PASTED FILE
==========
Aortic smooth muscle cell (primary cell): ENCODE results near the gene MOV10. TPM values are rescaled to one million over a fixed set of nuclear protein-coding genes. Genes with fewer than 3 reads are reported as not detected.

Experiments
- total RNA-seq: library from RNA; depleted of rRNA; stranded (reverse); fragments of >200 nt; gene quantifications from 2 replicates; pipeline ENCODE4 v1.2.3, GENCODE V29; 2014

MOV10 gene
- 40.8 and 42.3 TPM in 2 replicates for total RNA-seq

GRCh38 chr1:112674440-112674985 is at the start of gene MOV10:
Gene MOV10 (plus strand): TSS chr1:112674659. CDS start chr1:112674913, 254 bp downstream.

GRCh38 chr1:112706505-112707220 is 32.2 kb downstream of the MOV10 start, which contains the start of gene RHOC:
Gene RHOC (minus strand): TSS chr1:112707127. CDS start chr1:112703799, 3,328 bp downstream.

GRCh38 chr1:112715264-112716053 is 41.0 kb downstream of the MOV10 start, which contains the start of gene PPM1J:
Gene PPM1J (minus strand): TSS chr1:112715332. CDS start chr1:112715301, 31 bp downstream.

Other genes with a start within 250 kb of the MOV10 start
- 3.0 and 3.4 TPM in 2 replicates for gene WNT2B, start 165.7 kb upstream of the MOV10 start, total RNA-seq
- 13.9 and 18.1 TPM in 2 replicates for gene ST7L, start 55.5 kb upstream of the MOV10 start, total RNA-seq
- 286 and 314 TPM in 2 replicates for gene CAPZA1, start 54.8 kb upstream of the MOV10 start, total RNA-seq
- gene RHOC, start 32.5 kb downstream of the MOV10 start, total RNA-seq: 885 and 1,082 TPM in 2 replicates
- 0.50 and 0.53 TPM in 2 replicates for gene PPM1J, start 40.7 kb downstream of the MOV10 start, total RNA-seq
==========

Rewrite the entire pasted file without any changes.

Aortic smooth muscle cell (primary cell): ENCODE results near the gene MOV10. TPM values are rescaled to one million over a fixed set of nuclear protein-coding genes. Genes with fewer than 3 reads are reported as not detected.

Experiments
- total RNA-seq: library from RNA; depleted of rRNA; stranded (reverse); fragments of >200 nt; gene quantifications from 2 replicates; pipeline ENCODE4 v1.2.3, GENCODE V29; 2014

MOV10 gene
- 40.8 and 42.3 TPM in 2 replicates for total RNA-seq

GRCh38 chr1:112674440-112674985 is at the start of gene MOV10:
Gene MOV10 (plus strand): TSS chr1:112674659. CDS start chr1:112674913, 254 bp downstream.

GRCh38 chr1:112706505-112707220 is 32.2 kb downstream of the MOV10 start, which contains the start of gene RHOC:
Gene RHOC (minus strand): TSS chr1:112707127. CDS start chr1:112703799, 3,328 bp downstream.

GRCh38 chr1:112715264-112716053 is 41.0 kb downstream of the MOV10 start, which contains the start of gene PPM1J:
Gene PPM1J (minus strand): TSS chr1:112715332. CDS start chr1:112715301, 31 bp downstream.

Other genes with a start within 250 kb of the MOV10 start
- 3.0 and 3.4 TPM in 2 replicates for gene WNT2B, start 165.7 kb upstream of the MOV10 start, total RNA-seq
- 13.9 and 18.1 TPM in 2 replicates for gene ST7L, start 55.5 kb upstream of the MOV10 start, total RNA-seq
- 286 and 314 TPM in 2 replicates for gene CAPZA1, start 54.8 kb upstream of the MOV10 start, total RNA-seq
- gene RHOC, start 32.5 kb downstream of the MOV10 start, total RNA-seq: 885 and 1,082 TPM in 2 replicates
- 0.50 and 0.53 TPM in 2 replicates for gene PPM1J, start 40.7 kb downstream of the MOV10 start, total RNA-seq